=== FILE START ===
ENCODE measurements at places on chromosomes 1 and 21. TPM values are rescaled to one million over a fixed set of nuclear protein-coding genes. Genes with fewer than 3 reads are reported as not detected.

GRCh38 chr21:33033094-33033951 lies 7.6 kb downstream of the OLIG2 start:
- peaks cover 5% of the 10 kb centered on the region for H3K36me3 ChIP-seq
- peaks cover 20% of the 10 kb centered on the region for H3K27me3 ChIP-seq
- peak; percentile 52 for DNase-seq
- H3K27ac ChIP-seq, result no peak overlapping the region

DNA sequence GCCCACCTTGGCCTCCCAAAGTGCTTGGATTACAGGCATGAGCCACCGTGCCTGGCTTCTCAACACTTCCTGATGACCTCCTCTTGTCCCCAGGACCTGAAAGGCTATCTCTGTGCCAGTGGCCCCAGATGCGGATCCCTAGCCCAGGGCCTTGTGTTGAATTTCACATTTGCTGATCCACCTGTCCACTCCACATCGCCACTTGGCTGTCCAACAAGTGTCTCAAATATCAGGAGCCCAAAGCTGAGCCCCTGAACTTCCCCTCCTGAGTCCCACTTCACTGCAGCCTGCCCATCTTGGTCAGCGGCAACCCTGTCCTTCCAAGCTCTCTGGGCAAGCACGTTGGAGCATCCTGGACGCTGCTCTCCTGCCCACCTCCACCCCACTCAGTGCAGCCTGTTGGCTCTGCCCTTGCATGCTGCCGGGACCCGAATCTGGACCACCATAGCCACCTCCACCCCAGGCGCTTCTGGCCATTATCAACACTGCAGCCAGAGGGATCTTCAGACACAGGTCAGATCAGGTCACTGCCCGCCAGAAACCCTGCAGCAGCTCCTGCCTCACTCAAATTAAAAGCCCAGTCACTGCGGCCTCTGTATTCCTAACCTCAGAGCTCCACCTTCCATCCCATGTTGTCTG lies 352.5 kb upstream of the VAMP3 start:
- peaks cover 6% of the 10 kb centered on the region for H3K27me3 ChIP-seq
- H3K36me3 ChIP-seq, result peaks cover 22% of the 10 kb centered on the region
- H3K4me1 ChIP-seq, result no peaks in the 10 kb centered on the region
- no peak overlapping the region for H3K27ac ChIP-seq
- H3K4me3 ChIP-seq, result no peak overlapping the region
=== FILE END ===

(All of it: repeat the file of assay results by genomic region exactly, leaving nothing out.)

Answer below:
ENCODE measurements at places on chromosomes 1 and 21. TPM values are rescaled to one million over a fixed set of nuclear protein-coding genes. Genes with fewer than 3 reads are reported as not detected.

GRCh38 chr21:33033094-33033951 lies 7.6 kb downstream of the OLIG2 start:
- peaks cover 5% of the 10 kb centered on the region for H3K36me3 ChIP-seq
- peaks cover 20% of the 10 kb centered on the region for H3K27me3 ChIP-seq
- peak; percentile 52 for DNase-seq
- H3K27ac ChIP-seq, result no peak overlapping the region

DNA sequence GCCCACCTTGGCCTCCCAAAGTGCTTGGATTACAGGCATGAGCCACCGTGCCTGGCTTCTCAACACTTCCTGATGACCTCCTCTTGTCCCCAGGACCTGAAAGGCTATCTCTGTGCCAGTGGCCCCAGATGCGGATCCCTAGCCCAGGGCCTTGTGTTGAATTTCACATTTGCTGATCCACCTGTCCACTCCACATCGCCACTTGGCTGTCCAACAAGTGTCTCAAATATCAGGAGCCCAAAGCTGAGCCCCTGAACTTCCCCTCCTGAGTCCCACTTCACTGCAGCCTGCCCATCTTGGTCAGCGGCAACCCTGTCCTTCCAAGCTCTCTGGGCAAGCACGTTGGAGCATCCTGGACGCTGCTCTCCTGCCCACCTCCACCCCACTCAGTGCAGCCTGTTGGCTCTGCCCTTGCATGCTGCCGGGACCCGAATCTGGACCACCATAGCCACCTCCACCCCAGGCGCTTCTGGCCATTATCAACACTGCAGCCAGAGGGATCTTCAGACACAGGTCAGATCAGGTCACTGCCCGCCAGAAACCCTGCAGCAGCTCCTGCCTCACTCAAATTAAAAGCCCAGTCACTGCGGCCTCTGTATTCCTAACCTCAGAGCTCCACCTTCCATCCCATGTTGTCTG lies 352.5 kb upstream of the VAMP3 start:
- peaks cover 6% of the 10 kb centered on the region for H3K27me3 ChIP-seq
- H3K36me3 ChIP-seq, result peaks cover 22% of the 10 kb centered on the region
- H3K4me1 ChIP-seq, result no peaks in the 10 kb centered on the region
- no peak overlapping the region for H3K27ac ChIP-seq
- H3K4me3 ChIP-seq, result no peak overlapping the region